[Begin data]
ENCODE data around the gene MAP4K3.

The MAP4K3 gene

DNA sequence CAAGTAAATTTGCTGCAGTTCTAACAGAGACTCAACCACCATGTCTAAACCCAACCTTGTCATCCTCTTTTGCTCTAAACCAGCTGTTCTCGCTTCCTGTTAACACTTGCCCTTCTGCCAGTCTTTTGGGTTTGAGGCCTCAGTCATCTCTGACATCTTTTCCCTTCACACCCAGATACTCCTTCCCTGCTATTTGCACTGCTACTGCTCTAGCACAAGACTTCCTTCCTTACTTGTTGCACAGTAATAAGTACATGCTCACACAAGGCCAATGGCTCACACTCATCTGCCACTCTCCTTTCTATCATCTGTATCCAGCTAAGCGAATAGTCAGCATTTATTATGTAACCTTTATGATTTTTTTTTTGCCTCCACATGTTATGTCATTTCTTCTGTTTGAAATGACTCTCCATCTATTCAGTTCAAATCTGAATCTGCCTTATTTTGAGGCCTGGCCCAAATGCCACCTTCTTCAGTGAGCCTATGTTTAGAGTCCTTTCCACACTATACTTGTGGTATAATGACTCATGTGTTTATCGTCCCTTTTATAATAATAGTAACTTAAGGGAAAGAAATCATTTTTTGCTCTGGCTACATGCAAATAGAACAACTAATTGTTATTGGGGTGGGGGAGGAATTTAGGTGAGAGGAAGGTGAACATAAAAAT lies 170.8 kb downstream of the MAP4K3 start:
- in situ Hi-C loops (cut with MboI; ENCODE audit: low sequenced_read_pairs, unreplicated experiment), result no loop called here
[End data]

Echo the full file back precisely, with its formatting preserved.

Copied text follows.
ENCODE data around the gene MAP4K3.

The MAP4K3 gene

DNA sequence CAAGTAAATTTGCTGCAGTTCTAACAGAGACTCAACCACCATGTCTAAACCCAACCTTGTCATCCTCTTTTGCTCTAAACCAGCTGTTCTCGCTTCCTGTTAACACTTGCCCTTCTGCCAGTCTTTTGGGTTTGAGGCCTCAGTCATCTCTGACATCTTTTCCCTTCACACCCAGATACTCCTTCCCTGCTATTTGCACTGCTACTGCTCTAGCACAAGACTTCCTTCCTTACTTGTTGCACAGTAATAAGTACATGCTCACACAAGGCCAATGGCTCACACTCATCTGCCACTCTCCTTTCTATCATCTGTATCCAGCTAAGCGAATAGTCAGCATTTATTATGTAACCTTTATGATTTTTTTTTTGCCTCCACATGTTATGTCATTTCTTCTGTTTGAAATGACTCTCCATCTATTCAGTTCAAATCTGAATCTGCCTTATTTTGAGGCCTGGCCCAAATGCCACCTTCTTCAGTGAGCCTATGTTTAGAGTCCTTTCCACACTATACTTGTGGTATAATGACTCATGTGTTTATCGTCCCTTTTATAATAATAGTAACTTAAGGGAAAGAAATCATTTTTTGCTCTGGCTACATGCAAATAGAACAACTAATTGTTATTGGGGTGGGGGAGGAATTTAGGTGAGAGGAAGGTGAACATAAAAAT lies 170.8 kb downstream of the MAP4K3 start:
- in situ Hi-C loops (cut with MboI; ENCODE audit: low sequenced_read_pairs, unreplicated experiment), result no loop called here